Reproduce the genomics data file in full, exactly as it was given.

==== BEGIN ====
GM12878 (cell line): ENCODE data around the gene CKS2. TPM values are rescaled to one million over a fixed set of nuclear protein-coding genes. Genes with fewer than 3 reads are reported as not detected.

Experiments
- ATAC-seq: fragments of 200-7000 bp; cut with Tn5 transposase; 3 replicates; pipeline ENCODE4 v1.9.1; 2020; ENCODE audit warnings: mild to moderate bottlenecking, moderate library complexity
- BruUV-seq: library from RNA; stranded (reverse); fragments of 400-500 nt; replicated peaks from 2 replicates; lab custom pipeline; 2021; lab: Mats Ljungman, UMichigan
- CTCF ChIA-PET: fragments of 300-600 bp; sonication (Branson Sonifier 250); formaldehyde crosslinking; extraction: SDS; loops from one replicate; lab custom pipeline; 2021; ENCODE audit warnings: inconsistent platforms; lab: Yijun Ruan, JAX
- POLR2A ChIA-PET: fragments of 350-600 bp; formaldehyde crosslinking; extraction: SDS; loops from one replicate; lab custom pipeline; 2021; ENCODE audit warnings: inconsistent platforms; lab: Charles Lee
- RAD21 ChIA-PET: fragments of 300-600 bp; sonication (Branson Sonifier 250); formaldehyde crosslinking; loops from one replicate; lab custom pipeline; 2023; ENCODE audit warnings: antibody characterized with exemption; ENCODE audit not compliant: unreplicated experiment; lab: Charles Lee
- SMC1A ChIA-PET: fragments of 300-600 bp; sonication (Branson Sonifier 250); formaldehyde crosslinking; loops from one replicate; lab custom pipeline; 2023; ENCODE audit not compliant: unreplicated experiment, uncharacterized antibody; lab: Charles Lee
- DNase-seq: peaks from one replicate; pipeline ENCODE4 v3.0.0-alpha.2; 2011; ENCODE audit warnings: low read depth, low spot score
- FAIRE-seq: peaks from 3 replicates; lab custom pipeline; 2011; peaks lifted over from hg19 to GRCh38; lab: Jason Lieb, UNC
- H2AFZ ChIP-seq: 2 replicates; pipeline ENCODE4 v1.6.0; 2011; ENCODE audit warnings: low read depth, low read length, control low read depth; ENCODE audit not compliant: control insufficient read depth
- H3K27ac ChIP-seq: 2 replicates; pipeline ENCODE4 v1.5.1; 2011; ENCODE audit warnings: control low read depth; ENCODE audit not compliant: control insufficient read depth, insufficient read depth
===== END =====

GM12878 (cell line): ENCODE data around the gene CKS2. TPM values are rescaled to one million over a fixed set of nuclear protein-coding genes. Genes with fewer than 3 reads are reported as not detected.

Experiments
- ATAC-seq: fragments of 200-7000 bp; cut with Tn5 transposase; 3 replicates; pipeline ENCODE4 v1.9.1; 2020; ENCODE audit warnings: mild to moderate bottlenecking, moderate library complexity
- BruUV-seq: library from RNA; stranded (reverse); fragments of 400-500 nt; replicated peaks from 2 replicates; lab custom pipeline; 2021; lab: Mats Ljungman, UMichigan
- CTCF ChIA-PET: fragments of 300-600 bp; sonication (Branson Sonifier 250); formaldehyde crosslinking; extraction: SDS; loops from one replicate; lab custom pipeline; 2021; ENCODE audit warnings: inconsistent platforms; lab: Yijun Ruan, JAX
- POLR2A ChIA-PET: fragments of 350-600 bp; formaldehyde crosslinking; extraction: SDS; loops from one replicate; lab custom pipeline; 2021; ENCODE audit warnings: inconsistent platforms; lab: Charles Lee
- RAD21 ChIA-PET: fragments of 300-600 bp; sonication (Branson Sonifier 250); formaldehyde crosslinking; loops from one replicate; lab custom pipeline; 2023; ENCODE audit warnings: antibody characterized with exemption; ENCODE audit not compliant: unreplicated experiment; lab: Charles Lee
- SMC1A ChIA-PET: fragments of 300-600 bp; sonication (Branson Sonifier 250); formaldehyde crosslinking; loops from one replicate; lab custom pipeline; 2023; ENCODE audit not compliant: unreplicated experiment, uncharacterized antibody; lab: Charles Lee
- DNase-seq: peaks from one replicate; pipeline ENCODE4 v3.0.0-alpha.2; 2011; ENCODE audit warnings: low read depth, low spot score
- FAIRE-seq: peaks from 3 replicates; lab custom pipeline; 2011; peaks lifted over from hg19 to GRCh38; lab: Jason Lieb, UNC
- H2AFZ ChIP-seq: 2 replicates; pipeline ENCODE4 v1.6.0; 2011; ENCODE audit warnings: low read depth, low read length, control low read depth; ENCODE audit not compliant: control insufficient read depth
- H3K27ac ChIP-seq: 2 replicates; pipeline ENCODE4 v1.5.1; 2011; ENCODE audit warnings: control low read depth; ENCODE audit not compliant: control insufficient read depth, insufficient read depth